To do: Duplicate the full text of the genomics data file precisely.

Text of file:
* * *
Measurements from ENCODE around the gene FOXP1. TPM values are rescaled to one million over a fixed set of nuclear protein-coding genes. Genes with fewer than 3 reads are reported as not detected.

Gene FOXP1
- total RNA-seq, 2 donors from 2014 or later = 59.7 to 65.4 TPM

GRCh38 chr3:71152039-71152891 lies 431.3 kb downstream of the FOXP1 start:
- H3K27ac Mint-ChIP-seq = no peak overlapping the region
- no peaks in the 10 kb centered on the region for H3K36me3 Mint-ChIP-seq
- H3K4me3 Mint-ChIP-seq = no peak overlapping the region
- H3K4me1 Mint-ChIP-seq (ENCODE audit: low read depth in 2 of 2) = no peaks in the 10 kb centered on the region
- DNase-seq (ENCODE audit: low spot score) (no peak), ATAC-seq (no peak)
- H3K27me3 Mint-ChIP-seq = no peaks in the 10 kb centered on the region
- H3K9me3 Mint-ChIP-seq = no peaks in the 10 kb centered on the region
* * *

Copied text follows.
Measurements from ENCODE around the gene FOXP1. TPM values are rescaled to one million over a fixed set of nuclear protein-coding genes. Genes with fewer than 3 reads are reported as not detected.

Gene FOXP1
- total RNA-seq, 2 donors from 2014 or later = 59.7 to 65.4 TPM

GRCh38 chr3:71152039-71152891 lies 431.3 kb downstream of the FOXP1 start:
- H3K27ac Mint-ChIP-seq = no peak overlapping the region
- no peaks in the 10 kb centered on the region for H3K36me3 Mint-ChIP-seq
- H3K4me3 Mint-ChIP-seq = no peak overlapping the region
- H3K4me1 Mint-ChIP-seq (ENCODE audit: low read depth in 2 of 2) = no peaks in the 10 kb centered on the region
- DNase-seq (ENCODE audit: low spot score) (no peak), ATAC-seq (no peak)
- H3K27me3 Mint-ChIP-seq = no peaks in the 10 kb centered on the region
- H3K9me3 Mint-ChIP-seq = no peaks in the 10 kb centered on the region